Latin America has changed over the past 30 years. Dictators have fallen, violent conflicts have given way to peace, guerrilla militants have been brought to justice. But Cuba and its octogenarian ruling family remain on the U.S. State Department list of state sponsors of terrorism.
That should change.
President Barack Obama announced Tuesday that Cuba would be removed from the State Department list, which would make it legal for United States government officials and businesses to work much more closely with the island nation. Congress has 45 days to review the decision.
Given President Raul Castro’s surprising willingness to meet U.S. demands for normalizing relations and the potential benefits that effort promises for millions of Cubans, Mr. Obama appears to have made the right call.
Cuba became the second nation on the state sponsors of terror list 33 years ago, and currently shares that designation with only three other countries: Sudan, Iran and Syria.
At the time Cuba was added to the list, its inclusion made perfect sense. The Castro regime provided moral, material and financial support for prominent terrorist groups like the Revolutionary Armed Forces of Colombia (FARC) and the Basque Homeland and Liberty (ETA) group in Spain.
Since then, the tide has turned against both of those groups.
The ETA declared a permanent cease-fire in 2011 and the FARC entered into peace talks with the Colombian government in 2012.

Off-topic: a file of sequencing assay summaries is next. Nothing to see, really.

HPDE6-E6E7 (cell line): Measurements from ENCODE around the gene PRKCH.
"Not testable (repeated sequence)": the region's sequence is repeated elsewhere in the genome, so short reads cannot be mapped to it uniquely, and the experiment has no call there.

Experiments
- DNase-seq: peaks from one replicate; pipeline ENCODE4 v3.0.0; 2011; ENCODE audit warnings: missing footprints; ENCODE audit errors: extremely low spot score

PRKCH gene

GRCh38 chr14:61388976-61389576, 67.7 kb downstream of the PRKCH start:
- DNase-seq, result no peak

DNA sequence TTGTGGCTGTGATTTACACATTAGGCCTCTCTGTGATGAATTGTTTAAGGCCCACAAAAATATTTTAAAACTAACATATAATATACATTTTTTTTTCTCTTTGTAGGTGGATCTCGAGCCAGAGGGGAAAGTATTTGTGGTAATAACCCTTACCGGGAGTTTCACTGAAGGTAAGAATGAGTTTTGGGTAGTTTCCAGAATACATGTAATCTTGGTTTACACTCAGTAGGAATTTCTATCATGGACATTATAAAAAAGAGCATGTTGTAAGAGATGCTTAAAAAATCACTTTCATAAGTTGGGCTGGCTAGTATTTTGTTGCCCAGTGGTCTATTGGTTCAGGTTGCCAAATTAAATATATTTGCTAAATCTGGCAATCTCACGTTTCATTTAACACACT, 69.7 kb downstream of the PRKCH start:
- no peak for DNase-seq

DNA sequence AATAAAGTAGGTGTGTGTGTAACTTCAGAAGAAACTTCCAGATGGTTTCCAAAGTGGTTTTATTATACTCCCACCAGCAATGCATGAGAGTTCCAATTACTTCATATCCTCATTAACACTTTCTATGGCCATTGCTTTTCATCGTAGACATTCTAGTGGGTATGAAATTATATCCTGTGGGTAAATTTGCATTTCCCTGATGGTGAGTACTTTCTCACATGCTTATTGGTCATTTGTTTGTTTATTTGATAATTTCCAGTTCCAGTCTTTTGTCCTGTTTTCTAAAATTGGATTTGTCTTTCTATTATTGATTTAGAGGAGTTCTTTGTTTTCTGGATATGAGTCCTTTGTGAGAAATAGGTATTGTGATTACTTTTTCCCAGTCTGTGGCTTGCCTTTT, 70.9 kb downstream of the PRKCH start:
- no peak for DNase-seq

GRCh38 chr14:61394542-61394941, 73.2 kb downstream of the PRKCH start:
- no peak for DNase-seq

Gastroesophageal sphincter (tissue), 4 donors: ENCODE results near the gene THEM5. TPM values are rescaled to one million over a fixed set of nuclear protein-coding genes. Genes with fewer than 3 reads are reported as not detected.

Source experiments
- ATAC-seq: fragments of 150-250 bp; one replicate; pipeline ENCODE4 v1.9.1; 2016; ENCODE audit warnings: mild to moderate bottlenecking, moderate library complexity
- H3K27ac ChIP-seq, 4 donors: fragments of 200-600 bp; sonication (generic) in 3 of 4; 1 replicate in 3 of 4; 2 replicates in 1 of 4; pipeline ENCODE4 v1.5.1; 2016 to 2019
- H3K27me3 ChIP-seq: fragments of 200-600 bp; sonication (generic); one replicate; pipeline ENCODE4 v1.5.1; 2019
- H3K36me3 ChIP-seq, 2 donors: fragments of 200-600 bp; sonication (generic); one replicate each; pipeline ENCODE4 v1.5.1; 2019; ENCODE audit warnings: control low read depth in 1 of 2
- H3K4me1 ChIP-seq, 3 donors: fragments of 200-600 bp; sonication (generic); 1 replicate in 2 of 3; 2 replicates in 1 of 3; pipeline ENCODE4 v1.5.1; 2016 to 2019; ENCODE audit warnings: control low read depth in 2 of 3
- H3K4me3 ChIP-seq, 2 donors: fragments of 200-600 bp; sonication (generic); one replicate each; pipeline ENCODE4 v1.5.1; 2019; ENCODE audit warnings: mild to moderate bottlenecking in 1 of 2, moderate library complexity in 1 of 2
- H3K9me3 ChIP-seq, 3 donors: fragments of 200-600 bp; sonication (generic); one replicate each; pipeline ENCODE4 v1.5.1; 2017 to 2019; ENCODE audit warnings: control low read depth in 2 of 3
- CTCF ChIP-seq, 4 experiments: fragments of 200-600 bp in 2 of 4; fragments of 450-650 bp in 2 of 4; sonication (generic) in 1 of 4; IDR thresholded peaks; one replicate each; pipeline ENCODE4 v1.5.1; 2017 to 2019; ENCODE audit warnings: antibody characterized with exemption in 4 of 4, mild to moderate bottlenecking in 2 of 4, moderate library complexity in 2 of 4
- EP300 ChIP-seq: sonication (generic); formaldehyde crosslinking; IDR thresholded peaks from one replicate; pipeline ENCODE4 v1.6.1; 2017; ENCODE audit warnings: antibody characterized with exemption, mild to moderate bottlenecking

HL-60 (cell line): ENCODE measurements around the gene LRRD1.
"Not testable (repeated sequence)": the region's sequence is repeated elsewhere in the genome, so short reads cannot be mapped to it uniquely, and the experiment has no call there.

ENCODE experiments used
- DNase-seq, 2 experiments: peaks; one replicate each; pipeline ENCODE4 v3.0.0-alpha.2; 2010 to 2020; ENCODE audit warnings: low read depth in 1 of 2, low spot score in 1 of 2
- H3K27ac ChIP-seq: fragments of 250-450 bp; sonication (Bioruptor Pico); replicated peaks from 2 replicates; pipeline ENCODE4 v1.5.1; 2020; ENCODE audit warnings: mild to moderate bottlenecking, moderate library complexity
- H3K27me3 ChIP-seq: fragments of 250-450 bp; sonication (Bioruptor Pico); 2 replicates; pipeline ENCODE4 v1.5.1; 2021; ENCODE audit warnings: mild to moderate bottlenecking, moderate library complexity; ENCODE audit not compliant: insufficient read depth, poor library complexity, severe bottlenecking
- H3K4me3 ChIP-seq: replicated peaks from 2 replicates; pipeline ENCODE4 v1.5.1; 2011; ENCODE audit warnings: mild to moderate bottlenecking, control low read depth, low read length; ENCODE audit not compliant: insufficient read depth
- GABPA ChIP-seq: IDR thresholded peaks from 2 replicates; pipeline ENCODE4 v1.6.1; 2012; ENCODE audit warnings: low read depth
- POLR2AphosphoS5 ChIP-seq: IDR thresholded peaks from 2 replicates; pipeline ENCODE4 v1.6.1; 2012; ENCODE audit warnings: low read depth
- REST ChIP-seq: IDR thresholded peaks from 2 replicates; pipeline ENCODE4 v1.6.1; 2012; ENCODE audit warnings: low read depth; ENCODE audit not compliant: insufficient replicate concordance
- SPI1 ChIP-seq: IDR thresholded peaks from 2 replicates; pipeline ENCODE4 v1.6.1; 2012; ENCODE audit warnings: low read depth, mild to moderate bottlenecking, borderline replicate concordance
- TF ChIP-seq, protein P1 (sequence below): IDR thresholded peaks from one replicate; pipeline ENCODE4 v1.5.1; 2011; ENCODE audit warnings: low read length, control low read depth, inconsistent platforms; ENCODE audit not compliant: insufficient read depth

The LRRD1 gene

Notably, the FARC peace negotiations are being held in Havana.
Perhaps more troubling, Cuba also harbored — and indeed continues to harbor — international fugitives from those two terrorist groups. Other alleged terrorists accused of violent attacks around the world, including in the United States, have also found refuge under the Castro regime for decades.
According to a State Department spokesman, President Castro spoke with Spanish officials this week to negotiate the extradition of two alleged members of the ETA group. Mr. Castro must be pushed to turn over those and other fugitives as soon as possible.
Cuba’s removal from the list of state sponsors of terror will require ongoing vigilance to ensure that the ruling regime never returns to its old ways. For now, Mr. Castro appears willing to take serious steps to end Cuba’s decades-long isolation.
That shift merits cautious optimism.
Like the retreat of the terrorist groups the Castros once backed, a freer Cuba would be a powerfully positive development for the stability of Latin America. The United States can help push Cuba in that direction, through normalized relations.
To that end, it’s time to take Cuba off the terror list.